After Fires, Chevrolet Bolt Homeowners Are Warned: Don’t Park Indoors


Two Chevrolet Bolt EVs recently caught fire after being repaired as part of a recall last year that affected nearly 51,000 vehicles in the United States, federal security officials said Wednesday.

Now owners of Chevrolet Bolts from model years 2017 to 2019 have been asked to park their vehicles outdoors after charging and not to leave them overnight while charging, officials and the automaker said on Wednesday.

The affected vehicles were originally recalled in November 2020 over concerns that some of them might contain high voltage batteries “which can pose a fire risk when fully or nearly fully charged,” the National Highway Traffic Safety Administration said at the time.

As part of the 2020 recall, the automaker General Motors offered to have the software in the vehicles reprogrammed so that the batteries could only be charged up to 90 percent of their original capacity.

Then two Chevrolet Bolt EVs that had been serviced as part of that recall caught fire. A fire broke out in Vermont this month. The other happened in New Jersey, a GM spokesman told CNBC.

Vermont vehicle owner Timothy Briglin, a state lawmaker, said his 2019 Chevrolet Bolt caught fire on July 1 when it was plugged in and parked in its driveway. Although a Vermont State Police press release said the vehicle was “plugged in and charged when the fire was discovered,” Briglin said it was inaccurate. He said the vehicle was plugged in at 8 p.m. with about 10 percent remaining in the battery.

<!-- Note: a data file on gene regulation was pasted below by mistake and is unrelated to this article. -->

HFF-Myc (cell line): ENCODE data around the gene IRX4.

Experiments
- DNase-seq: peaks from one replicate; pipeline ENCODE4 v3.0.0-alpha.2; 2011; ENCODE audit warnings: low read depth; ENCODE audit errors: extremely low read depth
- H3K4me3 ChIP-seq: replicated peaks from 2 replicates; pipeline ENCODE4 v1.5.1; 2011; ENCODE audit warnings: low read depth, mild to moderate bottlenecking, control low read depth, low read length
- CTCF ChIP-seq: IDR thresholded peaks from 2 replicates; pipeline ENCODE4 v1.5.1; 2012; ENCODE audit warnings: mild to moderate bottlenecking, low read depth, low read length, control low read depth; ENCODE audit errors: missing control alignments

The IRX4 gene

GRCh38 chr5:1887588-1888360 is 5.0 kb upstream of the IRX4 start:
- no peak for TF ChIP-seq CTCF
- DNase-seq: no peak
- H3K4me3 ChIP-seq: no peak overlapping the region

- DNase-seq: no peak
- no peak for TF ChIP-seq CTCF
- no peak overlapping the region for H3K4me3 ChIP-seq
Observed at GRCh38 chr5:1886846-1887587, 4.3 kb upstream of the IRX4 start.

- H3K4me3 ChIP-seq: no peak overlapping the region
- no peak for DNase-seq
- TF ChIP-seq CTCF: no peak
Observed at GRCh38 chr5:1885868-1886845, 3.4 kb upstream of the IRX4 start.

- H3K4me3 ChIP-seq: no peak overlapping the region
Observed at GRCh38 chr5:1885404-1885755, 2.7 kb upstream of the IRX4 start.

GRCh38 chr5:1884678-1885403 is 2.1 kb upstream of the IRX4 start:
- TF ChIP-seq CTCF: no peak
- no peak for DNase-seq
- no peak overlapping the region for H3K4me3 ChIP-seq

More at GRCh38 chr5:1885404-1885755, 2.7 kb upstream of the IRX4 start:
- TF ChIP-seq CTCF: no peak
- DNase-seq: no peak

“The Bolt’s charging system said it would reach 100 percent charge between 3:30 am and 4:00 am, at which point it would stop charging,” said Briglin. The vehicle caught fire around 6:30 a.m., he said.

Mr Briglin also said officials from General Motors and the Road Safety Department would be in Vermont on Friday to examine his vehicle.

General Motors, the manufacturer of the vehicles, said in a statement on Wednesday, “Safety is our top priority and we are going as soon as possible to investigate this issue.”

On Thursday, a General Motors spokesman referred to the company’s online statement encouraging owners of affected vehicles to keep them waiting while the company investigates the issue.

The traffic safety agency said they are “investigating these recent fires”.

Nearly 380,000 Kia vehicles were recalled in March over concerns that electronic components in certain vehicles could short out and cause fires. The drivers of the Kia vehicles were instructed in a safety recall report from the traffic safety authority to watch out for warning lights, a “burning / melting smell” or smoke from the engine compartment.